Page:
Nazi Minister’s Pistol Found in Attic Goes on Display in Netherlands

    sauer 38H

    Arthur Seyss-Inquart's Sauer 38H (NMM)

    The Netherlands’ National Military Museum has unveiled a new display including the pistol carried by Adolf Hitler’s right hand man in the Netherlands during World War Two.

    The pistol was owned by Arthur Seyss-Inquart, an Austrian Nazi politician who was appointed as Reichskommissar of the Netherlands by Hitler in late May 1940. He directed the Nazi occupation of the Netherlands for nearly 5 years until he was arrested by British and Canadian troops in Hamburg as he tried to flee across Germany on the 7th May, the day the war in Europe ended.

    Arthur Seyss-Inquart's 38H

    Arthur Seyss-Inquart’s Sauer 38H alongside two of his uniforms (NMM)

    Seyss-Inquart’s pistol is an Sauer 38H, chambered in .32 ACP (7.65×17mmSR Browning). The 38H was a popular pocket pistol produced by J. P. Sauer & Sohn and extensively used as a side arm by Nazi officers and officials. The pistol discovered in Seyss-Inquart’s back pocket during a search and was kept as a souvenir by a Dutch interpreter who was with the allied troops who arrested the former Reichskommissar. The interpreter kept the pistol for decades, stored in a cupboard in his attic, until his death when his family rediscovered it and decided to gift it to a museum.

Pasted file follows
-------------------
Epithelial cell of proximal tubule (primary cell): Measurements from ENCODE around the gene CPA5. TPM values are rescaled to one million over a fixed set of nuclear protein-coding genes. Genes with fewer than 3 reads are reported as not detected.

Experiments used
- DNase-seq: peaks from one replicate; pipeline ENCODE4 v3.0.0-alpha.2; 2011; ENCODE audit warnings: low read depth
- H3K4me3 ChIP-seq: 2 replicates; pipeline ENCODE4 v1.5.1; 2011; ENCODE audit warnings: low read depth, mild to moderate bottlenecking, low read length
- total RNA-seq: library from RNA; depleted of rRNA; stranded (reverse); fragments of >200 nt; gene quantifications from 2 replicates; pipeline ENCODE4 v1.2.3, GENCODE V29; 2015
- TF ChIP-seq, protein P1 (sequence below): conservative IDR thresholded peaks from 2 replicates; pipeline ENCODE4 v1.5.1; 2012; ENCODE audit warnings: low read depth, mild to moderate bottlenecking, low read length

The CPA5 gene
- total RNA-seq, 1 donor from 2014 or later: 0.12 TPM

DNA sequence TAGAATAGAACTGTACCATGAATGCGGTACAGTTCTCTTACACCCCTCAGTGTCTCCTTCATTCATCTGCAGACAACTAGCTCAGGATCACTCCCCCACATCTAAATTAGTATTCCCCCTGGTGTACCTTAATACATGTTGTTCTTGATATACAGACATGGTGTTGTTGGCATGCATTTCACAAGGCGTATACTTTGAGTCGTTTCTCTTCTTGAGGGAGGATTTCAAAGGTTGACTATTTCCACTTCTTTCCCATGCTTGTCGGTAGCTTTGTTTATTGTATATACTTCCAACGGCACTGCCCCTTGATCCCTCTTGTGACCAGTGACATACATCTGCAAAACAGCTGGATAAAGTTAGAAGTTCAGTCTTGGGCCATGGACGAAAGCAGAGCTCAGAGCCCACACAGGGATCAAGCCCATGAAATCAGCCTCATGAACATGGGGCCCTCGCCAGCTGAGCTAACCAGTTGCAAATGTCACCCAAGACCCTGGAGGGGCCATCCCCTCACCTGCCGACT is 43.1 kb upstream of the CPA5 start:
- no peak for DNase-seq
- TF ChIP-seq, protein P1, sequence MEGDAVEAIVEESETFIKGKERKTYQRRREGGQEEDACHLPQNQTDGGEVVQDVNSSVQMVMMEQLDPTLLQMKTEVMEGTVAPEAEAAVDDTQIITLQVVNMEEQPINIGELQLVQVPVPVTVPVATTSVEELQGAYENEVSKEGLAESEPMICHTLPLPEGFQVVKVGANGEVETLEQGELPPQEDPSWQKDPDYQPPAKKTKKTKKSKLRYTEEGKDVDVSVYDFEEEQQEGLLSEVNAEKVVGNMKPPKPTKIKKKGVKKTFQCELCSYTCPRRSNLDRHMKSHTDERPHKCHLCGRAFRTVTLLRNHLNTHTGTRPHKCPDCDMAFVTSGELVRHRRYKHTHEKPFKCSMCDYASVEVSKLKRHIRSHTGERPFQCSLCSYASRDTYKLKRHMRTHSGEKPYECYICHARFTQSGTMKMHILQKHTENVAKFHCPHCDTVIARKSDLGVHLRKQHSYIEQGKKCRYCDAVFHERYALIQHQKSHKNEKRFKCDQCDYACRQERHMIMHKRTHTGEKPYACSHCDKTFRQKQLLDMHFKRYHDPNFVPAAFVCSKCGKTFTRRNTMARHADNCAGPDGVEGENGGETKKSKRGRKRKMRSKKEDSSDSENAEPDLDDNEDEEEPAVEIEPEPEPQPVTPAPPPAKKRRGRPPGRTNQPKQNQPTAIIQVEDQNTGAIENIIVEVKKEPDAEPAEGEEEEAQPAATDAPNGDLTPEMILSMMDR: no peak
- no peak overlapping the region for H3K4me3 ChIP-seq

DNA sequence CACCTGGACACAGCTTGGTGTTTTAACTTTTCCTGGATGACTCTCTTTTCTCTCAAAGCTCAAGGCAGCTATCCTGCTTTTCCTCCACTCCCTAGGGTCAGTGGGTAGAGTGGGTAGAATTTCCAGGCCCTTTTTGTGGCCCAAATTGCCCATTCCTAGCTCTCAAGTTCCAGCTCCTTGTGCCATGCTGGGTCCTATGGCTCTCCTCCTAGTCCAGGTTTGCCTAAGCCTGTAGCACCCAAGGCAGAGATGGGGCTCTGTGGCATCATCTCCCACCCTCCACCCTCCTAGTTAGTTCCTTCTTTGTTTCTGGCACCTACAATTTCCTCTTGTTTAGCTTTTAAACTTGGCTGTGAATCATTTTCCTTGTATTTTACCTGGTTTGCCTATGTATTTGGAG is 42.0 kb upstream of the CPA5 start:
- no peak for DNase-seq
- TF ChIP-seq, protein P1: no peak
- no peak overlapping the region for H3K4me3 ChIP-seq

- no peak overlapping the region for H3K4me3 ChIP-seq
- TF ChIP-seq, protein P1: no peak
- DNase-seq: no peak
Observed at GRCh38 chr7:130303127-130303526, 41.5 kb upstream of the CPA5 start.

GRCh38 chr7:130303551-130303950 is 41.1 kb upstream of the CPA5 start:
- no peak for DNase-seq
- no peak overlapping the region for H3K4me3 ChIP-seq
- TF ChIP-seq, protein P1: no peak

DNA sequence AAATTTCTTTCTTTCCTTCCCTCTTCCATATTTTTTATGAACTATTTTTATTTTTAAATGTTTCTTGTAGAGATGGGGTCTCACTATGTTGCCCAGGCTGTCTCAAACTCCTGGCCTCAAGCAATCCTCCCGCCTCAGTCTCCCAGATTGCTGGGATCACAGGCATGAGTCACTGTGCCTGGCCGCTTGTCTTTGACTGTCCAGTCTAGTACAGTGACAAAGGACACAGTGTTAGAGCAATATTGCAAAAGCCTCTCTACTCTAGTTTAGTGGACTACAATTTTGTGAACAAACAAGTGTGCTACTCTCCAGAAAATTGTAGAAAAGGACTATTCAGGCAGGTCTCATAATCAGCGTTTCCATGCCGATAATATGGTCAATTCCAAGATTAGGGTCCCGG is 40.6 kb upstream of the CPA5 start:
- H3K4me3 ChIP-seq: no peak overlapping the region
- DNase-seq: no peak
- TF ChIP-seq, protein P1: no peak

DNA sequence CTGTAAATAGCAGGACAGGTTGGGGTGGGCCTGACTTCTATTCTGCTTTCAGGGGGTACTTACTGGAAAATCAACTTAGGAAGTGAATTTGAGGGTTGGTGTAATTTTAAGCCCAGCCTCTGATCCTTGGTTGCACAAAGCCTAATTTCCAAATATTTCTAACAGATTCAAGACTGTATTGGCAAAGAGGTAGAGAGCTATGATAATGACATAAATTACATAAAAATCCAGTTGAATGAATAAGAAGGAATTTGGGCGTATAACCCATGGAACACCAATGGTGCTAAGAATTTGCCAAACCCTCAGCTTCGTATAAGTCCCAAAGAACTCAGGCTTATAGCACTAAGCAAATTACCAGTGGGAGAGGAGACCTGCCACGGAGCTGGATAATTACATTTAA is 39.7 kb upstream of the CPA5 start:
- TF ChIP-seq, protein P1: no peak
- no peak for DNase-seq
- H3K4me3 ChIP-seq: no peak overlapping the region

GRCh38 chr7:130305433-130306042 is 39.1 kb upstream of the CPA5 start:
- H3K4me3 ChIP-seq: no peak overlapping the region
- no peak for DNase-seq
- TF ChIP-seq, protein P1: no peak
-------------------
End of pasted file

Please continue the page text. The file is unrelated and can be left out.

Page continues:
The family originally donated it to the Zeeland Liberation (Bevrijdingsmuseum) Museum but it was subsequently decided to transfer it to the Netherlands’ National Military Museum (Nationaal Militair Museum). The museum’s curator Mathieu Willemsen told Dutch newspaper Soester Courant that the pistol is “a nice acquisition, a testimony of this guy. It is still the most important German leader we had here during the war. He was first stadholder, later state commissioner of the occupied Netherlands, so to speak a cross between a king and a prime minister.” The pistol is now on display alongside two of Seyss-Inquart’s SS uniforms, worn while he was Reichskommissar.

    Seyss-Inquart was imprisoned following his arrest and was one of several dozen Nazi officers and officials put on trial by the Allies at Nuremberg. The former Reichskommissar was tried for war crimes and executed in October 1946.

    Sources: 1 2

    Matthew Moss

    Matthew Moss – Assistant Editor.

    Matt is a British historian specialising in small arms development and military history. He has written for a variety of publications in both the US and UK he also runs www.historicalfirearms.info, a blog that explores the history, development and use of firearms. Matt is also co-founder of www.armourersbench.com, a new video series on historically significant small arms.

    Reach Matt at: [email protected]


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